Fresh off stepping up his magazine cover game by becoming the first President of the United States to pose for an LGBT publication's cover, Barack Obama is back with an undeniably on-point GQ cover and an accompanying interview with Bill Simmons. "I would've enjoyed campaigning against Trump," Obama reveals during the casual Q & A session. "That would've been fun."
Obama is also quick to admit that, though he does most certainly enjoy Game of Thrones, he's not the best at actually remembering the characters' names. "I remember the characters, so when I watch it, I know exactly what’s going on," Obama tells Simmons. "But if you read a review of the show afterwards and they’re mentioning such and such, the only one I remember is Jon Snow, because I can pronounce Jon Snow."
Though Simmons and Obama cover a good bit of ground in the interview, including a brief aside about Grantland (RIP), the most revealing moments come when the outgoing POTUS is questioned about things like his smoking habit:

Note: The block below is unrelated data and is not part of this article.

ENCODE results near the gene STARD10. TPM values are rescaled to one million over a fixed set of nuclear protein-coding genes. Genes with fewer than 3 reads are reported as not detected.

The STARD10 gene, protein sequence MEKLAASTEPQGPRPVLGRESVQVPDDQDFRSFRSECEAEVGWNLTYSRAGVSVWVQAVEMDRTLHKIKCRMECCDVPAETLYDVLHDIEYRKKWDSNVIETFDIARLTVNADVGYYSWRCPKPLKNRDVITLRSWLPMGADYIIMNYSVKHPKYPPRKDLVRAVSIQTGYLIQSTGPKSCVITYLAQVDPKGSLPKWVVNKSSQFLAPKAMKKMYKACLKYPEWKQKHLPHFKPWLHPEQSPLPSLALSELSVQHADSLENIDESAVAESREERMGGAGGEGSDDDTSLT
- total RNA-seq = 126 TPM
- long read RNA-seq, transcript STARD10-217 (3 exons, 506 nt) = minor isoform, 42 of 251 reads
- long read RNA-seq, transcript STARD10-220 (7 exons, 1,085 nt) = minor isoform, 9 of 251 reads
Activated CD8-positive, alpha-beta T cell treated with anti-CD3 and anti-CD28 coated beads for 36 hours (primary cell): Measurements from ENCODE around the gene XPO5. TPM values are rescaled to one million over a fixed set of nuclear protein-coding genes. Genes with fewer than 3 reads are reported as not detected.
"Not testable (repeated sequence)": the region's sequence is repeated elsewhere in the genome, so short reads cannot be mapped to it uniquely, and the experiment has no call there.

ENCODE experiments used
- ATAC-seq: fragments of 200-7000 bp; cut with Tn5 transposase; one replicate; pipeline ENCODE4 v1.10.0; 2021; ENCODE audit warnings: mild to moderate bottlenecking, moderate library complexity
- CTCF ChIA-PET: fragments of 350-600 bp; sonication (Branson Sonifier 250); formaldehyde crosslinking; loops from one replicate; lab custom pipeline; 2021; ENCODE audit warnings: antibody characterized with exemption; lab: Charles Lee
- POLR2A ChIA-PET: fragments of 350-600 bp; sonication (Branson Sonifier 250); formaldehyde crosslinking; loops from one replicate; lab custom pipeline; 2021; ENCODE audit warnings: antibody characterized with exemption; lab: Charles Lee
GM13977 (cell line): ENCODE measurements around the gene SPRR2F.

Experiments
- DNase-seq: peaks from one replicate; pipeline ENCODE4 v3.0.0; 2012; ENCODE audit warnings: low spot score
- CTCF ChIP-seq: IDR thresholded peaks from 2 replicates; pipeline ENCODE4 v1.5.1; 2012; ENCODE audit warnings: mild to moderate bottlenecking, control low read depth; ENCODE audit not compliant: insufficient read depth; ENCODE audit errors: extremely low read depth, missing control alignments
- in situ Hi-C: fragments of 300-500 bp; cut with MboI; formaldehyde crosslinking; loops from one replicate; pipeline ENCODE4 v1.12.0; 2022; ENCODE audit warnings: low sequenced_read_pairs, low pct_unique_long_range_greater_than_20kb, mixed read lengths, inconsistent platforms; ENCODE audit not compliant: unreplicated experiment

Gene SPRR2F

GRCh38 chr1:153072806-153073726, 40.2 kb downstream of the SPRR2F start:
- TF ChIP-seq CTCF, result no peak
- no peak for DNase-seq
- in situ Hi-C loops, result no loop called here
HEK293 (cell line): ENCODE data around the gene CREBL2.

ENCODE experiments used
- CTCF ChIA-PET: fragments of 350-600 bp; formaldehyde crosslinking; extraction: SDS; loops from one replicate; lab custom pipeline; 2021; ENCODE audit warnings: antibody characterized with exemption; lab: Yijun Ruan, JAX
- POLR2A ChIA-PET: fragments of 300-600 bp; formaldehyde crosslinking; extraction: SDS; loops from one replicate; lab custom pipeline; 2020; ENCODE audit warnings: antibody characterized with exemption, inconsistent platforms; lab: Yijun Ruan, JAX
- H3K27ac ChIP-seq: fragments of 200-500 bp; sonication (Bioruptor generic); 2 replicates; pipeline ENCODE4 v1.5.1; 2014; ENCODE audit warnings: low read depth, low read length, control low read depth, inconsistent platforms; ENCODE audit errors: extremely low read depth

"I made a promise that once health care passed, I would never have a cigarette again. And I have not."
Or, you know, aliens:
"I gotta tell you, it’s a little disappointing. People always ask me about Roswell and the aliens and UFOs, and it turns out the stuff going on that’s top secret isn’t nearly as exciting as you expect. In this day and age, it’s not as top secret as you’d think."
Obama also spoke candidly about the current state of race relations in this country, outlining the different between being "Obama the Person" and "President Obama" in times of American crisis:
"The challenge of Ferguson and all issues related to police shootings, race, and the criminal-justice system is that in order to actually get something done, you have to build consensus. Expressing simple outrage without follow-up is often counterproductive. In the case of Ferguson, I’m the attorney general’s boss. If I chime in with a strong opinion about what’s happened, not only do I stand to potentially damage subsequent law-enforcement cases, but immediately you get blowback and backlash that may make people less open to listening. What was different in Charleston was the clarity of what happened—that allowed, I think, everybody to be open to it."
Peep the full interview here.